Ok, so I spent last month running around being a maniac in Tokyo. Since time is valuable (it’s all we have, really...) I will spare you the dull details, like the flight, the hotel, the rain, the heat and just get to the good stuff. Expect more such reports in the days ahead as I sift through the wreckage of 30+ days and nights in the land of the rising FUN. And first up on the hit list is… AniLOVE!!
AniLOVE!! is all-night club event held monthly in Tokyo. Nope, I had never gone to an AniLOVE!! session, let alone been to the club where the event was held: a funky dark space called Ikebukuro mismash. All I knew before dipping in was that the DJs there spin nothing but anime theme songs and Vocaloid tracks. Cosplay dress code is (of course) preferred, but not mandatory … I found out about AniLOVE!! from friend, artist, and collaborator Hiroyuki Takahashi who routinely creates the characters on the AniLOVE!! fliers (see below) and seems about plugged into the Anison (anime song…) club scene as much as anyone I know.
I’d been to a few Anison events before in Japan, notably at club mogra in Akihabara which is pretty much purely dedicated to getting nerds to shake it to anime themes both old and new, idol music, and other otaku-friendly sounds. But I’d never seen anyone lose their mind there. By contrast, AniLOVE!! felt like a serious trip to the cutting edge of Japanese otaku culture. Although all the elements you would expect to find - even at a mediocre US con rave - were on display like DJs, anime freaks, cosplayers, and big screens playing anime footage – the dynamics were different enough to make me think that there’s something going on here. But before we go any further, watch my illuminating little video report! I shot it and edited it myself!
Although the clip is a little under the two minute mark, keep in mind that the level of manic energy stayed at exactly that frantic pace all-night long, from last train to dawn’s first light. When you get enough fans together in one place with enough music and enough glowsticks (I lost count at about a million), the anison groove is incredibly strong.
Traditionally, otaku culture can be a little segregated: cute cosplay girls occupy one side of the room, socially awkward guys habitate on the other, and rarely do the two meet in the middle (except for when the dudes bug the girls for photos). But at AniLOVE!!, both sexes appeared to freely mingled, socialized, boogied, and just plain got down on the same level without it being weird or anything. Good for everyone: the club, the event, the human race.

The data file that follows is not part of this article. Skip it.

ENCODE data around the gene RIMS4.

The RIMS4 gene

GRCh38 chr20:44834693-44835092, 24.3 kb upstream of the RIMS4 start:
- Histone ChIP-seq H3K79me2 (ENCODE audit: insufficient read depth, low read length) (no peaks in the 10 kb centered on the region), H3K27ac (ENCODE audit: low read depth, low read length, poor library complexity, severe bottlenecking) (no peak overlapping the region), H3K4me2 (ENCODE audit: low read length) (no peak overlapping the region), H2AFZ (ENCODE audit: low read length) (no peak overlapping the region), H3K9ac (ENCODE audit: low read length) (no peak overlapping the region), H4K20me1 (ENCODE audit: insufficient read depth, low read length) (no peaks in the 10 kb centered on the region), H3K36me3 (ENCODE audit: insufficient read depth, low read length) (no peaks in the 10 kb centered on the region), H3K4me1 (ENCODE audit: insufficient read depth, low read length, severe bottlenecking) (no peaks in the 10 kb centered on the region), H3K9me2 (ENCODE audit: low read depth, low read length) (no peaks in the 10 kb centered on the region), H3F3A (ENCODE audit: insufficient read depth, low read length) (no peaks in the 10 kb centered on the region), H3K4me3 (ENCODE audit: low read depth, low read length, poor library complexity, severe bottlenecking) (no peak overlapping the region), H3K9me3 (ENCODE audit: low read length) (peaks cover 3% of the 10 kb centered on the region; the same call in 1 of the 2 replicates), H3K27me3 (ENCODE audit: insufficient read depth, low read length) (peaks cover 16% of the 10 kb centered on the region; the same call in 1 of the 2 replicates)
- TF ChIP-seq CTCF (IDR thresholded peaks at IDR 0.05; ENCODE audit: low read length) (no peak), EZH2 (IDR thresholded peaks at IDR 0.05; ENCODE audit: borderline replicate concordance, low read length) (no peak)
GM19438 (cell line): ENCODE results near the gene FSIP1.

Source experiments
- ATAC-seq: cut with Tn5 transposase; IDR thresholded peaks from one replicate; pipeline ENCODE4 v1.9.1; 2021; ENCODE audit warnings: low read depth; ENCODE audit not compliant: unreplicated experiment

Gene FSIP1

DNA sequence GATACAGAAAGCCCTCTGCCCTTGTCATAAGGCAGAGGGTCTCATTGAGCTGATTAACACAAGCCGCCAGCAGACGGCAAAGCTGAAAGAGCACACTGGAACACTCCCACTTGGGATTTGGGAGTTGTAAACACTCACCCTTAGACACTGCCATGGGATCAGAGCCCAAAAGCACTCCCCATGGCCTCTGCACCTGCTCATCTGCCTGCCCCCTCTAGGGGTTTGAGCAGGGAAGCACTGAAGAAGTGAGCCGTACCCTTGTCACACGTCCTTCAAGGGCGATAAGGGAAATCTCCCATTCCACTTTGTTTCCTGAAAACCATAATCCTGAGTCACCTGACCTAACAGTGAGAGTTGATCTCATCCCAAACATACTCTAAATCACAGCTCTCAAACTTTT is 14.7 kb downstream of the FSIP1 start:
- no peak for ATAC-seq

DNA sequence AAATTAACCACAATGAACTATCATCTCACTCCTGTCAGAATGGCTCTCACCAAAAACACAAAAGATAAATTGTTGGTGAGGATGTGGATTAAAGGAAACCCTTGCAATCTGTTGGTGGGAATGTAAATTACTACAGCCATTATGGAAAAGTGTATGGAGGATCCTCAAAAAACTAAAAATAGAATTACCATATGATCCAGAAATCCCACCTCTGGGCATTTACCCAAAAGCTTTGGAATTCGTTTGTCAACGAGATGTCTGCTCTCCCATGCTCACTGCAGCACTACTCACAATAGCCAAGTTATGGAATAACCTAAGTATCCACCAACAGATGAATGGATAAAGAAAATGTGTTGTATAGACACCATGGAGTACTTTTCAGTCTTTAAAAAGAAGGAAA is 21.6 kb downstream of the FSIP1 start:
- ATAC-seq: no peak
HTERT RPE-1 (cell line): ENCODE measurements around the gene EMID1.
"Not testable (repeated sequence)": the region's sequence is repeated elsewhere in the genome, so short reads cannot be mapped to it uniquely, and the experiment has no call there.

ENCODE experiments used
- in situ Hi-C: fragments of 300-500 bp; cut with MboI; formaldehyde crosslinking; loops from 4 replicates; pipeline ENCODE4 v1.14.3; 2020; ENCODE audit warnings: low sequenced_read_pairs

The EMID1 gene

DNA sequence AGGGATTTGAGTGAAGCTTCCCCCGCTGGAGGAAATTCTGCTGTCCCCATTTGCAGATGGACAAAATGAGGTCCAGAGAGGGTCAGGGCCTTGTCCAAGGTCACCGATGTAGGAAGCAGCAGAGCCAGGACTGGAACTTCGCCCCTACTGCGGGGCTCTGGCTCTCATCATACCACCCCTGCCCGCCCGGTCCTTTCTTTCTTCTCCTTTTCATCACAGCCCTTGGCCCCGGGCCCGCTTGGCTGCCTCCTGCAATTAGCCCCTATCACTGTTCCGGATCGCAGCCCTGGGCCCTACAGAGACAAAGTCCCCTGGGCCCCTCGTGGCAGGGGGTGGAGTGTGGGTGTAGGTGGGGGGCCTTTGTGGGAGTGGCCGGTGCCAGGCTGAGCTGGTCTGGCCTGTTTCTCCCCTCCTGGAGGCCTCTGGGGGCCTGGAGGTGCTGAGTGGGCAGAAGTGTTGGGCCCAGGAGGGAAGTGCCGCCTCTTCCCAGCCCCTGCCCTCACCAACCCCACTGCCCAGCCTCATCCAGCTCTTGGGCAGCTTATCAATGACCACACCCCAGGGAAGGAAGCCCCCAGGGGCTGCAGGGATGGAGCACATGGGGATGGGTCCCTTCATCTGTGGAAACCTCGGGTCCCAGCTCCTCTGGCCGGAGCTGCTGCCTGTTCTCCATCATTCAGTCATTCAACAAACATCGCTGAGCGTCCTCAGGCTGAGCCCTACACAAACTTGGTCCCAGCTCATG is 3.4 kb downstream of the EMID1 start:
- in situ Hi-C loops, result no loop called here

Most dance club events – even non-anime one – seem to have a vaguely pyramidal structure, with the DJ placed front and center where they are worshipped like a living god of sorts for the act of playing back pre-recorded music. Meanwhile, AniLOVE!! did things a little differently. They had the turntables, along with DJs (most of whom came in cosplay), placed off to the left of the stage. The main view was instead dominated by a big screen onto which non-stop anime videos were projected (usually opening titles). The stage was open: a free-zone. Anyone could jump on stage and act like a headless chicken, or create glowstick trails with their carefully memorized wota dances, or do whatever the heck they wanted. More places should do this! Why don't more places do this already?
Looking back, I can’t think of a single downside or bum note to the AniLOVE!! experience. They've got it all figured out. If someone outside of Japan could figure out a way to replicate this head spinning mix of anime, music, and people mingling with each other, they might actually find the makings of a bona fide global youth culture movement here. But for now a tiny underground club event somewhere in Tokyo has got the goods. Here are some links to help you follow the fun in real time:
BONUS! More AniLOVE!! flier art from Hiroyuki Takahashi